The first time I drove through Balquhidder Glen, I was in a desperate state. It was nearly four years ago, when I felt my life was built around me like a house with no doors or windows.
Ever since then I associate this glen with a feeling of calm, and have always wanted to spend another week hiking and camping in the area.
The name Balquhidder comes from the Gaelic meaning “distant farm,” and would also make an unforgettable Scrabble move. Wrapped up within The Trossachs National Park, the route through the glen features a single track road that winds alongside farmland before cutting along the edge of Loch Voil.
Like many of Scotland’s more accessible beauty spots, Balquhidder Glen can be a mix of opposites, as families enjoy simple picnics next to the loch, and other wealthy visitors drive by in their high priced cars.
Down the road from the humble Buddhist centre is the cute-as-a-button pink Monachyle Mhor Hotel, which has become renowned for serving high quality, local produce.
There are sheep everywhere, feeding in nearby fields or trundling along next to the road. During the busy tourist season, it can be a test of drivers’ skills to manoeuvre their cars into the small passing places in order to avoid oncoming vehicles.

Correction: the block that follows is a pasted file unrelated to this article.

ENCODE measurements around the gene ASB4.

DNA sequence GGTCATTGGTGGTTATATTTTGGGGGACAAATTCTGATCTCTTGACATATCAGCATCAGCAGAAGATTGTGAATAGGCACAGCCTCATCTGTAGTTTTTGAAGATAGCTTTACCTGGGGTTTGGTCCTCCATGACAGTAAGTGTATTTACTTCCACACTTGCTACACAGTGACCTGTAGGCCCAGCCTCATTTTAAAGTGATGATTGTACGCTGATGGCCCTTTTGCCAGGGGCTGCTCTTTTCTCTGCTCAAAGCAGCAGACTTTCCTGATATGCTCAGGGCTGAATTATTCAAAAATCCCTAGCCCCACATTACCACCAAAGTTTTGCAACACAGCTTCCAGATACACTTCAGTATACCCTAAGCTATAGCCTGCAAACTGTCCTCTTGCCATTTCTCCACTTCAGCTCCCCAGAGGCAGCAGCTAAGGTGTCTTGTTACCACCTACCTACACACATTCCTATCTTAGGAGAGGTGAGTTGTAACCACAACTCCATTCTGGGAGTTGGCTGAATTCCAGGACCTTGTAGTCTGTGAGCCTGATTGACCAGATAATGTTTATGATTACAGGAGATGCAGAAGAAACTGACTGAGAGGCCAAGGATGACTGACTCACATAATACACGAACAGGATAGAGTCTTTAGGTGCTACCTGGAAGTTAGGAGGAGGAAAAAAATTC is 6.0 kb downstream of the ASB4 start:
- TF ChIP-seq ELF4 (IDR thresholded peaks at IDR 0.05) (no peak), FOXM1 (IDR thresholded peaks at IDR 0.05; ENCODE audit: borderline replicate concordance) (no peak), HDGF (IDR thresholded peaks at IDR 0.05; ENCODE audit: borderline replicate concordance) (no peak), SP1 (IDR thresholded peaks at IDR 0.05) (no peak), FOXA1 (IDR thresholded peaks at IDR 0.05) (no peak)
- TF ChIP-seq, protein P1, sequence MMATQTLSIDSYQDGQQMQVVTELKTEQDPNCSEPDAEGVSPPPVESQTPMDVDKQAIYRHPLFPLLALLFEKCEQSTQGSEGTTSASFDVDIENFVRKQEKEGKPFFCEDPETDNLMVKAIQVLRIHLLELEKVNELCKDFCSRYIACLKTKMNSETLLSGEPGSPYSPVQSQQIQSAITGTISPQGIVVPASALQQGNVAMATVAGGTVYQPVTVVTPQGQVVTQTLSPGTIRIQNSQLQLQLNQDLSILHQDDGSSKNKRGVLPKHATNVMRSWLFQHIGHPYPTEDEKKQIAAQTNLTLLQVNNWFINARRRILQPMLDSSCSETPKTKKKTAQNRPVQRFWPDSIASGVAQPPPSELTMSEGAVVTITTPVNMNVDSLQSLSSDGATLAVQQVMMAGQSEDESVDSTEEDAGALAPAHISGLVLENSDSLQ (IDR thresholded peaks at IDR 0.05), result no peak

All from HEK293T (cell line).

The trees in this glen are like something out of a fairy tale. The branches curve and bend like a witch’s taunting fingers, while down by the loch their gnarled roots dangle over the edges of the banks, creating pockets of comfort and warmth for small animals.
Rob Roy would have known this part of the country very well, and his grave in the churchyard at Balquhidder is one of the area’s most visited sites. But Macgregor warrants his own post, and I have more than 500 pages to go before he is due to appear in Scotland: Story of a Nation, so you will have to be patient.